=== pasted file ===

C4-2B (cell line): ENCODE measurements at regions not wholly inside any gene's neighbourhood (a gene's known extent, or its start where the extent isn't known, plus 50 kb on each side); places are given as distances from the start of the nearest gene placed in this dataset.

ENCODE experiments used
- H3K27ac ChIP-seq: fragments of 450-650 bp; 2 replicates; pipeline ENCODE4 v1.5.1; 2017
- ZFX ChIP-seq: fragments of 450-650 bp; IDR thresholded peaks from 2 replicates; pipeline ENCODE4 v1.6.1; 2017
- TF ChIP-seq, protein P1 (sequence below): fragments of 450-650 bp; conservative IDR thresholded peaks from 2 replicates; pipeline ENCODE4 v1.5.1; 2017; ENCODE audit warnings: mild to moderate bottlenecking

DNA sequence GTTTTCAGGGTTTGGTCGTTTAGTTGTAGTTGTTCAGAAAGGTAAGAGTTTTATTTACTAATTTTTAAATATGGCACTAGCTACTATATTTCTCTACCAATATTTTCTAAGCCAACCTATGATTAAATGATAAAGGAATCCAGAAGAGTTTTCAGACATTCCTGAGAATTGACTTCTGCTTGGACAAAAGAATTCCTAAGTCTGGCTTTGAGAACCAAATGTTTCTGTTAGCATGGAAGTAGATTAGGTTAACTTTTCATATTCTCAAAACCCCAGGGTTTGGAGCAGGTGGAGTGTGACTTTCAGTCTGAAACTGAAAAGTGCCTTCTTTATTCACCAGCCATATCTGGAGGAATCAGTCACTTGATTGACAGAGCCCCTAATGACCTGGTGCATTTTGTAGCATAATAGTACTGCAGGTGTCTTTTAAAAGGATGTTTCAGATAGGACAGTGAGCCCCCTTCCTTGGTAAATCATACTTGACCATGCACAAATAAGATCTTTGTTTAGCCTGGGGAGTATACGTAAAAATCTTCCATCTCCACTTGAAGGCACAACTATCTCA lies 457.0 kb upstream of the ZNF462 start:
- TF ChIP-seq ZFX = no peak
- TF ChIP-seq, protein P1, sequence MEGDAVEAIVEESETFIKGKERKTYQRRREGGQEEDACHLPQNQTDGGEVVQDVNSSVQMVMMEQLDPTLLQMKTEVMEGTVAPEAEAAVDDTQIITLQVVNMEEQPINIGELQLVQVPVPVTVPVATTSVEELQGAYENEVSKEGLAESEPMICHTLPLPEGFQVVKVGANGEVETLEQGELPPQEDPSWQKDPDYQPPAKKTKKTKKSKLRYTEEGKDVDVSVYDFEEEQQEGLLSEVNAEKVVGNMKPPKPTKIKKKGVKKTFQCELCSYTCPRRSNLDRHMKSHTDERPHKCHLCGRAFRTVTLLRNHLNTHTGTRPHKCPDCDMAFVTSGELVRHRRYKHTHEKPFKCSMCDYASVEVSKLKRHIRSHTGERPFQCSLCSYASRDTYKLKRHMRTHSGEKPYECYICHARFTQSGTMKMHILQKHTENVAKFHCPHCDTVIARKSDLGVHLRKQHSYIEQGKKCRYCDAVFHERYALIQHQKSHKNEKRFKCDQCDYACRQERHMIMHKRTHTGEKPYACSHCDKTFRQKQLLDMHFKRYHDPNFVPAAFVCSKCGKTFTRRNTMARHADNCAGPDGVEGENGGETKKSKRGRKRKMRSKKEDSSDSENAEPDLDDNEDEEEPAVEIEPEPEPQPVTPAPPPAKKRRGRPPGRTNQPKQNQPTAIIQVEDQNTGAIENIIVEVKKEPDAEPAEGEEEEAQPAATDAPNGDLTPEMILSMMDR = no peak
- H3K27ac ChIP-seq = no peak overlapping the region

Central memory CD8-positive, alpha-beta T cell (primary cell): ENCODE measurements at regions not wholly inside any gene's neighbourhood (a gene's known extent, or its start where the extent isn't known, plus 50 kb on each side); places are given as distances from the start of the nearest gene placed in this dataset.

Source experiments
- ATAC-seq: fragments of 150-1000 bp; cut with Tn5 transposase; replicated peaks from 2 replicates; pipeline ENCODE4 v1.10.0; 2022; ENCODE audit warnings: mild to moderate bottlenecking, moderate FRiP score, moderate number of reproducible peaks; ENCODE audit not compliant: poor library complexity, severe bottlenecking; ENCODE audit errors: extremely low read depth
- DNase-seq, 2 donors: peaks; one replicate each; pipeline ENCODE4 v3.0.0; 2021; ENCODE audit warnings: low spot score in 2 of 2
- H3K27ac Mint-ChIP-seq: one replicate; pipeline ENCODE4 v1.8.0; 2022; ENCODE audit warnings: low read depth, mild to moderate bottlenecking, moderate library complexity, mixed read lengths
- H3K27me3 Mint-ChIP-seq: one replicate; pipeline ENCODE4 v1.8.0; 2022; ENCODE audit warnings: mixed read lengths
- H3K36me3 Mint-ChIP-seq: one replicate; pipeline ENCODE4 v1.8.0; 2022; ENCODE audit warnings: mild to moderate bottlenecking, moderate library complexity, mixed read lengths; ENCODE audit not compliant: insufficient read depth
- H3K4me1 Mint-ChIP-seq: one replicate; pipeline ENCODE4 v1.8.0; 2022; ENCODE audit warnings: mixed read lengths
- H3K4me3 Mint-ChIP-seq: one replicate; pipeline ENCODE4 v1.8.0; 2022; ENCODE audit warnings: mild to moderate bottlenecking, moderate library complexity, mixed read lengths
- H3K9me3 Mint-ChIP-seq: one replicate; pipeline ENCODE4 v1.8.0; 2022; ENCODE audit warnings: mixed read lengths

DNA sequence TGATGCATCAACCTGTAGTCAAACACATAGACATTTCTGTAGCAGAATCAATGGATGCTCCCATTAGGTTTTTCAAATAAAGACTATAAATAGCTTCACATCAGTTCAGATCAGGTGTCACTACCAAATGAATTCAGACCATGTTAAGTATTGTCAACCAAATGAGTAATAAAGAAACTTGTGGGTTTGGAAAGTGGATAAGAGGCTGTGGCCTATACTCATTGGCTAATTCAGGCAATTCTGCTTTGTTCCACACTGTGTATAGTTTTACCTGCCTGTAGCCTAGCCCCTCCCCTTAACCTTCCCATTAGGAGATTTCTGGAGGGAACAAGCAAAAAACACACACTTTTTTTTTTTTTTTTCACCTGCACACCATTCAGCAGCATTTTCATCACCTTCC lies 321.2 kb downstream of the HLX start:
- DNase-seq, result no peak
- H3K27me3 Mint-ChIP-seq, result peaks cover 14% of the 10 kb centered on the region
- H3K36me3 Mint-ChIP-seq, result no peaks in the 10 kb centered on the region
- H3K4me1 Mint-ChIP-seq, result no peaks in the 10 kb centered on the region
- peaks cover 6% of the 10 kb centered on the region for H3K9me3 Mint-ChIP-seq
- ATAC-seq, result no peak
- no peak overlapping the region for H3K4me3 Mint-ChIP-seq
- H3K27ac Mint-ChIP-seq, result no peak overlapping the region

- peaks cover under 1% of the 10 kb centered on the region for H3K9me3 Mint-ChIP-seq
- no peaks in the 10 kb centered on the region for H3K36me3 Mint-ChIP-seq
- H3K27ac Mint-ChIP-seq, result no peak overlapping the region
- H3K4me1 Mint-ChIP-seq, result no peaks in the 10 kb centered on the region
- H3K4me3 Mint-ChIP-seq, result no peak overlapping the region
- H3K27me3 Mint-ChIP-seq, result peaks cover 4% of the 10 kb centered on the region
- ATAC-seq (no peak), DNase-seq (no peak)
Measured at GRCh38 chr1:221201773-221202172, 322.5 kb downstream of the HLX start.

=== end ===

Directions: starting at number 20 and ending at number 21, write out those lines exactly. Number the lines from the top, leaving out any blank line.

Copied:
DNA sequence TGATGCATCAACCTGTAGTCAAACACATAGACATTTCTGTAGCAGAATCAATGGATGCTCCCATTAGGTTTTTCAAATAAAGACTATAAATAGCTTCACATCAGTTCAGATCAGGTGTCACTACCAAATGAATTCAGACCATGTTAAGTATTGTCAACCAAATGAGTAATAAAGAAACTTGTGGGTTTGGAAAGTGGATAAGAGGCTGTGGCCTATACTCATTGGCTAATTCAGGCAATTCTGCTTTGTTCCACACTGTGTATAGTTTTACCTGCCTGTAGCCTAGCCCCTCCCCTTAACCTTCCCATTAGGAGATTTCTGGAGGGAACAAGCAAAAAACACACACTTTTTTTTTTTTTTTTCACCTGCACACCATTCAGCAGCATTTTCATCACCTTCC lies 321.2 kb downstream of the HLX start:
- DNase-seq, result no peak